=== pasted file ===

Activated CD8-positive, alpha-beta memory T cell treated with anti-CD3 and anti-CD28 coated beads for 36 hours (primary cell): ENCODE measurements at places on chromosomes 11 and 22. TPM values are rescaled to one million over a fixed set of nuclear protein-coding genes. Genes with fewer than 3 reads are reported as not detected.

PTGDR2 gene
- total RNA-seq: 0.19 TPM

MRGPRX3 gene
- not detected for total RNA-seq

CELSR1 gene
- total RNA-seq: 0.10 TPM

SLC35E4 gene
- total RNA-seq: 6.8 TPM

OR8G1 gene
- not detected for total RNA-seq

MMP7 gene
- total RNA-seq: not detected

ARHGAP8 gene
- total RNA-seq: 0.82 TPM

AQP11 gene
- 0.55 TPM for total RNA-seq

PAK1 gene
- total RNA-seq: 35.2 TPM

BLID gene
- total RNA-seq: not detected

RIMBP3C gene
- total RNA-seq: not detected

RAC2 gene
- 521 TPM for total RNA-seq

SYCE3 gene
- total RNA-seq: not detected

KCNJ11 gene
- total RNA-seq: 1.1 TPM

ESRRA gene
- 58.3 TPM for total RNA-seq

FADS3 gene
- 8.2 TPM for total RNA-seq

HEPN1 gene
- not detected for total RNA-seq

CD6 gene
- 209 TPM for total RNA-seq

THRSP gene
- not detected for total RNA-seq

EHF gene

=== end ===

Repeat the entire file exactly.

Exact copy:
Activated CD8-positive, alpha-beta memory T cell treated with anti-CD3 and anti-CD28 coated beads for 36 hours (primary cell): ENCODE measurements at places on chromosomes 11 and 22. TPM values are rescaled to one million over a fixed set of nuclear protein-coding genes. Genes with fewer than 3 reads are reported as not detected.

PTGDR2 gene
- total RNA-seq: 0.19 TPM

MRGPRX3 gene
- not detected for total RNA-seq

CELSR1 gene
- total RNA-seq: 0.10 TPM

SLC35E4 gene
- total RNA-seq: 6.8 TPM

OR8G1 gene
- not detected for total RNA-seq

MMP7 gene
- total RNA-seq: not detected

ARHGAP8 gene
- total RNA-seq: 0.82 TPM

AQP11 gene
- 0.55 TPM for total RNA-seq

PAK1 gene
- total RNA-seq: 35.2 TPM

BLID gene
- total RNA-seq: not detected

RIMBP3C gene
- total RNA-seq: not detected

RAC2 gene
- 521 TPM for total RNA-seq

SYCE3 gene
- total RNA-seq: not detected

KCNJ11 gene
- total RNA-seq: 1.1 TPM

ESRRA gene
- 58.3 TPM for total RNA-seq

FADS3 gene
- 8.2 TPM for total RNA-seq

HEPN1 gene
- not detected for total RNA-seq

CD6 gene
- 209 TPM for total RNA-seq

THRSP gene
- not detected for total RNA-seq

EHF gene